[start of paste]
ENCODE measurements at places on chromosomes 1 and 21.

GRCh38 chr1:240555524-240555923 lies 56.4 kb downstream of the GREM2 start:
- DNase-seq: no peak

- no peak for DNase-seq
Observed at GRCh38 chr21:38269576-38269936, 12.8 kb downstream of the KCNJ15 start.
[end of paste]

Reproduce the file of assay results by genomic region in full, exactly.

ENCODE measurements at places on chromosomes 1 and 21.

GRCh38 chr1:240555524-240555923 lies 56.4 kb downstream of the GREM2 start:
- DNase-seq: no peak

- no peak for DNase-seq
Observed at GRCh38 chr21:38269576-38269936, 12.8 kb downstream of the KCNJ15 start.